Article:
The Transition Companion: Making your community more resilient in uncertain times
“Rob Hopkins combines cutting-edge process model analysis with modern scientific data using a pleasantly conversational mode.”
The Transition Companion is a guidebook for creating community changes by increasing livability factors in the face of fossil fuel scarcity and climate change.
The introduction to this book highlights the practice of permaculture land management, which bears a conspicuous similarity to the American farming practice of summer fallowing in which land is set aside to replenish the soil by leaving it in a natural state for several years.
The gist of the book is to show community organizations, both formal and informal, how to build models to increase sustainability locally, with minimal government assistance.
Author Hopkins highlights a number of communities that have modeled such environmental initiatives in the United Kingdom, the United States, Brazil, and elsewhere. Many of us are familiar with the “farm to table” and “buy local” campaigns for food production, but Mr. Hopkins demonstrates how this can be incubated even within large cities.
The Transition Companion makes complex science data on fossil fuel reserves and global warming understandable to anyone. His graphs deploy principles of excellence in communicating the gravity of the world’s fuel supply for the future:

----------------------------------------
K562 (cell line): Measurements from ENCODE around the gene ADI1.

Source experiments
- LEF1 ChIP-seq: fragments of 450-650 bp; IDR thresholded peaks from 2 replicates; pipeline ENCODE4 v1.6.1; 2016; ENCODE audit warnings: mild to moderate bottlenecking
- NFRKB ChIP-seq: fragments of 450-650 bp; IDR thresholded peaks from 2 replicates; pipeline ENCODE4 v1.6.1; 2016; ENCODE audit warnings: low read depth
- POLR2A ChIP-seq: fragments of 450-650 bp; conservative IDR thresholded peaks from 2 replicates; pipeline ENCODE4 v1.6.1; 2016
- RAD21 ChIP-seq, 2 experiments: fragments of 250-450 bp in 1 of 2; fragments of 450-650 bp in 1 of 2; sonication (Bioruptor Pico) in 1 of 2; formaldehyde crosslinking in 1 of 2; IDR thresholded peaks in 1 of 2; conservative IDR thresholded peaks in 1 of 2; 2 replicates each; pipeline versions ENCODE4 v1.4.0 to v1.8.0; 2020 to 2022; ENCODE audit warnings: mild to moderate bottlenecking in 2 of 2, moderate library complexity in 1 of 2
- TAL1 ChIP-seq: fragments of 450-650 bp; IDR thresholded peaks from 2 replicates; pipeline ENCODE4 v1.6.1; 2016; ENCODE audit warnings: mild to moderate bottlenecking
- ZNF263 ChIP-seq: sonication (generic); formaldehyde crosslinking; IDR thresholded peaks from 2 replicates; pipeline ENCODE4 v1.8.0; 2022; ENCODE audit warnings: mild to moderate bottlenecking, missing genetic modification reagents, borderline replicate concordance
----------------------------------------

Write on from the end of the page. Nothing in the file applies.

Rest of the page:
“By 2012, surplus oil production capacity could entirely disappear and as early as 2015, the shortfall in output could reach nearly a million barrels per day,” according to the U.S. Joint Operating Environment 2010 report. If this isn’t enough to make you scared, the NASA data on global warming will really make you sit up and take notice. One of the superior graphics is depicting life beyond the oil peak.
One of the questions posed in the book is would a community where urban land be used for food production be happier, of course, look at Italy. For years Italy produced more wine per capita than any other country, despite its small size, because nearly every available meter of terra firma is developed for agriculture, often for small family farms.
Why would you buy this book?
The book is particularly helpful for people who may not have agrarian experience as it illustrates how urban and suburban cultures can adopt sustainable food production, environmental preservation, and alternative transportation resources for very little capital outlay.
Rob Hopkins combines cutting-edge process model analysis with modern scientific data using a pleasantly conversational mode. His appendix at the back of the book is discrete and illuminating for creating the appropriate structure to manifest community changes.
Mr. Hopkins’ latest is a workbook, not necessarily a compelling bedside read; but for practical applications in building green communities, The Transition Companion is a relevant, easily consumed tool—printed on recyclable paper.